Real Assets. Real Expertise.
Sprott Global Infrastructure Fund
Fund Performance Series A as at November 30, 2016
|1 MTH||YTD||1 YR||Inception|
What are Infrastructure Investments?
Infrastructure assets represent a broad mix of businesses that provide essential services to society. They are vital to economic development and as a result, benefit from relatively inelastic demand. Infrastructure companies often have sustainable long-term cash flows, inflation-linked revenues and are protected by high barriers to entry.
Why Invest in Listed Infrastructure?
In today’s uncertain markets, listed infrastructure can provide sustainable yield, inflation protection, growth and portfolio diversification to help investors reach their financial goals.
Stable, revenue-oriented investments
The long lifespan of typical public/private infrastructure contracts and the durability of the assets help provide steady cash flows from fees.
Infrastructure securities have historically shown low correlation to traditional equities and fixed income.
Infrastructure assets and services are necessities and therefore the demand for them is less sensitive to price changes.
Growing need for infrastructure
OECD projects the level of investment needed to meet growing worldwide infrastructure demand will equal 3.5% of world GDP through the year 2030, or more than $55 trillion. The areas in most need for investment are expected to be development and modernization of roads, power networks, water systems and telecommunication networks. In the U.S. alone, the estimated infrastructure investment needed by 2020 is $3.6 trillion.
Report card for America's Infrastructure
|Bridges||C+||Public Parks and Recreation||C-|
|Hazardous Waste||D||Solid Waste||B-|
Source: American Society of Civil Engineers 2013
Replacement costs of physical assets increase with inflation, typically causing the value of infrastructure investments to appreciate. What’s more, infrastructure contracts typically link fees to inflation measures, allowing for inflationary price increases.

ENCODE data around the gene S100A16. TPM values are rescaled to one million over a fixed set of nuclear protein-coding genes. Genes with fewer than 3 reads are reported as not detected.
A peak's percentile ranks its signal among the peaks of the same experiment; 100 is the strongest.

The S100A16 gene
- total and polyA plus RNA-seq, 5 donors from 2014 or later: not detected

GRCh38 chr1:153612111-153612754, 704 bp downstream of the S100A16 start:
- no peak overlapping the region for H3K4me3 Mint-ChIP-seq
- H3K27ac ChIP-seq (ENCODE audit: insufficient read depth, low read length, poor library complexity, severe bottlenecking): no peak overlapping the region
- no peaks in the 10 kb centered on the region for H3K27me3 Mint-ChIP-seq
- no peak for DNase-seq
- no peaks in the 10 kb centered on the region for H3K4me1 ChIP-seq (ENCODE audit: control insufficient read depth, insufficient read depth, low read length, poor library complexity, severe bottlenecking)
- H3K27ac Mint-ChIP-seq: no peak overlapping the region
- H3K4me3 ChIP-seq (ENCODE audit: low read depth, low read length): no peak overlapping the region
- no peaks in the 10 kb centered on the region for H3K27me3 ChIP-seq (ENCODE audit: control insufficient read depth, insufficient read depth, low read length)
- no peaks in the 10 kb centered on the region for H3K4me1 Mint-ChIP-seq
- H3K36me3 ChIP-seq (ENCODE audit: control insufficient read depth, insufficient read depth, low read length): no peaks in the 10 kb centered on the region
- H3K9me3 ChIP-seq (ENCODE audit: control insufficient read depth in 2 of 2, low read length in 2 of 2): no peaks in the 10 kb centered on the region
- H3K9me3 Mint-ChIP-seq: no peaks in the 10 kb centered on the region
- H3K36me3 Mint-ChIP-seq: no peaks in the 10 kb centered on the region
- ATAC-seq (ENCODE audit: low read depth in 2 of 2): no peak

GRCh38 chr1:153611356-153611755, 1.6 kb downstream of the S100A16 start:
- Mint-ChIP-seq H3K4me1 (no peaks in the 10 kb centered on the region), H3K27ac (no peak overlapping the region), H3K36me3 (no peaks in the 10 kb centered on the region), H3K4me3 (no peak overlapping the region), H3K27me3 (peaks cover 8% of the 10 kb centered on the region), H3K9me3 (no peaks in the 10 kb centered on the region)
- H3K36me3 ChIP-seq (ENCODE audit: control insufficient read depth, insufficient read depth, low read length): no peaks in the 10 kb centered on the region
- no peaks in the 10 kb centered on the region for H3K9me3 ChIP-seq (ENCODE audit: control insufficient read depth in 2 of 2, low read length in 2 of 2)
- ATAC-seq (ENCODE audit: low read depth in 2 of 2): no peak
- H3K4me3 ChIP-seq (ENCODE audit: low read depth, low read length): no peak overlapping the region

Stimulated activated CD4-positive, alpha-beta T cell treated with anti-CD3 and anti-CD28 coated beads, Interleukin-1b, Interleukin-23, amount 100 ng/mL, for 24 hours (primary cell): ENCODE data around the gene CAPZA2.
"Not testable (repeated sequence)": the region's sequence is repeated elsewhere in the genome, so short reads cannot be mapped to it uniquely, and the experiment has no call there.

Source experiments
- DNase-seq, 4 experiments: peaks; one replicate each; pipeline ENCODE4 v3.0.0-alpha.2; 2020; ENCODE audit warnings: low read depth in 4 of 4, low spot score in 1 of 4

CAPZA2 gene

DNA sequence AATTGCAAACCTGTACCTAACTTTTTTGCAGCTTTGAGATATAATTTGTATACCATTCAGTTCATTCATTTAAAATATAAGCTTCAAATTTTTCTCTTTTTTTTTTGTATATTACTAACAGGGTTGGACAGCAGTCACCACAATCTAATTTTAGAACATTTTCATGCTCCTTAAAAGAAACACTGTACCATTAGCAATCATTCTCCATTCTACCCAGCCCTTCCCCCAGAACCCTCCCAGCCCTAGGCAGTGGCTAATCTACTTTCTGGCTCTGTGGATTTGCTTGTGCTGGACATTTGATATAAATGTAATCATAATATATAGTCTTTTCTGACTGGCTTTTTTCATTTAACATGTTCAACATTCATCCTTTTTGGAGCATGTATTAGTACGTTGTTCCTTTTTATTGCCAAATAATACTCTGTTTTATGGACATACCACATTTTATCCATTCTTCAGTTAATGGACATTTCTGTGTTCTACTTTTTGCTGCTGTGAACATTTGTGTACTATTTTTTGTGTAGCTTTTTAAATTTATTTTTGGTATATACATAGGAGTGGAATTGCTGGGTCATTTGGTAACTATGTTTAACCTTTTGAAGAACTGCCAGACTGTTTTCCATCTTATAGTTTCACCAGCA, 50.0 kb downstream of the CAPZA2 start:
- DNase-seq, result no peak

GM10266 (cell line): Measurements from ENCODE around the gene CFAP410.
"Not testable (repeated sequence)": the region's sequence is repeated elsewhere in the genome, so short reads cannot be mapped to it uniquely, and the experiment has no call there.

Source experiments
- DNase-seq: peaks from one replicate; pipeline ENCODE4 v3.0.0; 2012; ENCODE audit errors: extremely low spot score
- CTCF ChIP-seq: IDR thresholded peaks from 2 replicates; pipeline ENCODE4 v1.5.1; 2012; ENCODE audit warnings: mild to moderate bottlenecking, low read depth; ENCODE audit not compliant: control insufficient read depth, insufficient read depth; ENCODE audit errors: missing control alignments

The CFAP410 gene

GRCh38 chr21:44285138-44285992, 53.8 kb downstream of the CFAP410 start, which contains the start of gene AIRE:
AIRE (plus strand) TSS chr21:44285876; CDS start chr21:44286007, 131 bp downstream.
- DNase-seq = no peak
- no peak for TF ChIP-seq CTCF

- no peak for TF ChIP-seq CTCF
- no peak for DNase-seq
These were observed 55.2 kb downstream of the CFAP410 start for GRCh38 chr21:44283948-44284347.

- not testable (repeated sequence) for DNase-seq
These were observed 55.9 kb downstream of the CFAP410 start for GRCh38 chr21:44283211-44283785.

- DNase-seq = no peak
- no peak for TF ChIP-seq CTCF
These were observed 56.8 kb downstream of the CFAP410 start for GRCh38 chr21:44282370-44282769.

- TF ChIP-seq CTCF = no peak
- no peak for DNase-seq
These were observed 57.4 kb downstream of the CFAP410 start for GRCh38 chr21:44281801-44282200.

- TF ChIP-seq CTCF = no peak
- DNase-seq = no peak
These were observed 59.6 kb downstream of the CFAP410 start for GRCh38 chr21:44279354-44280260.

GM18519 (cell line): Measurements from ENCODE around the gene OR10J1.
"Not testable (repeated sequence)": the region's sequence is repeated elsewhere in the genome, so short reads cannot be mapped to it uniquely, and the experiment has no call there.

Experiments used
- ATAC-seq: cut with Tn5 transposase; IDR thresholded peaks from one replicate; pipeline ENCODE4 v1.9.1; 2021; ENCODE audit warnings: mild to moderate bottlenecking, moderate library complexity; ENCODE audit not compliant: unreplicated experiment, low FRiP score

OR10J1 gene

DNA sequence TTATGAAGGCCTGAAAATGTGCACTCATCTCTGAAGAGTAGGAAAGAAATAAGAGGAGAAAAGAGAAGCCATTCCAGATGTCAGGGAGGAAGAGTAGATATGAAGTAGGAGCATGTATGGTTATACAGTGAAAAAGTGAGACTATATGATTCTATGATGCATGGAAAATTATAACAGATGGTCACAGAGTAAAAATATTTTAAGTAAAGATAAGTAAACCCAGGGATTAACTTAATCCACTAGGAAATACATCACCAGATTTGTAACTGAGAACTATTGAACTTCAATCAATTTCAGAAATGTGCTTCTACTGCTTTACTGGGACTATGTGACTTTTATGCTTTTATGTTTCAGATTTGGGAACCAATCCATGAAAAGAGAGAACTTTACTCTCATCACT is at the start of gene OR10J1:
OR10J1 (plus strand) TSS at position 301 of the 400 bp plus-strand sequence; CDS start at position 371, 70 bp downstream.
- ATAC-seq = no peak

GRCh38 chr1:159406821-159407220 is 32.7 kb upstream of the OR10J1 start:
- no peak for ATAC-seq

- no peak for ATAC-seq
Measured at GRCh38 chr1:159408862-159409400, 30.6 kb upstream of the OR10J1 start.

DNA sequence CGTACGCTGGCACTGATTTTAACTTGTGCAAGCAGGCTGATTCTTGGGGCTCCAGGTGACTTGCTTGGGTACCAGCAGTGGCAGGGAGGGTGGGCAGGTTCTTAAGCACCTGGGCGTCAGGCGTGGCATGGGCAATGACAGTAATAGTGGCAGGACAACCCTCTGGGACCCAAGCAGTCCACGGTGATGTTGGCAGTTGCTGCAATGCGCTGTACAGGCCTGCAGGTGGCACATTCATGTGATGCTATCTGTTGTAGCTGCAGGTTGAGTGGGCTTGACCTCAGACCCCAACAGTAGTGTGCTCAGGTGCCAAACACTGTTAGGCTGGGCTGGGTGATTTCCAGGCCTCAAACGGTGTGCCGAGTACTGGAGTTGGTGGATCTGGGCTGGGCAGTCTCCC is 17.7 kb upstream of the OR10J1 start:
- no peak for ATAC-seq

Portfolio Selection Process
|A combination top-down and bottom-up process|
|Macro views determine sector and regional allocations|
|Detailed company-level analysis is supported by a robust analytical framework|
The manager seeks to find the securities that have the best prospects for above-average capital appreciation.
To mitigate risk, the Sub-advisor follows a strict, repeatable stock selection process and sell discipline. Each security added to the portfolio has a sell target price; and each holding is monitored for any change in fundamentals, competitive positioning and investment thesis and the sell targets are adjusted accordingly.
- Political and legislative risk
- High debt, large deficits, weak currencies
- Adequate financial disclosure; lax accounting standards
- Business risks
- Management depth or experience
- Financial resources
- Limited stock liquidity
- Simplified Prospectus
- Simplified Prospectus Amendment
- Annual Information Form
- Annual Information Form Amendment
- Point of Sale Disclosure - Series A
- Point of Sale Disclosure - Seires F
- Point of Sale Disclosure - Series I
- Quarterly Portfolio Disclosure Q1
- Quarterly Portfolio Disclosure Q3
- Annual Financial Statement
- Semi-Annual Financial Statement
- Annual MRFP
- Semi-Annual MRFP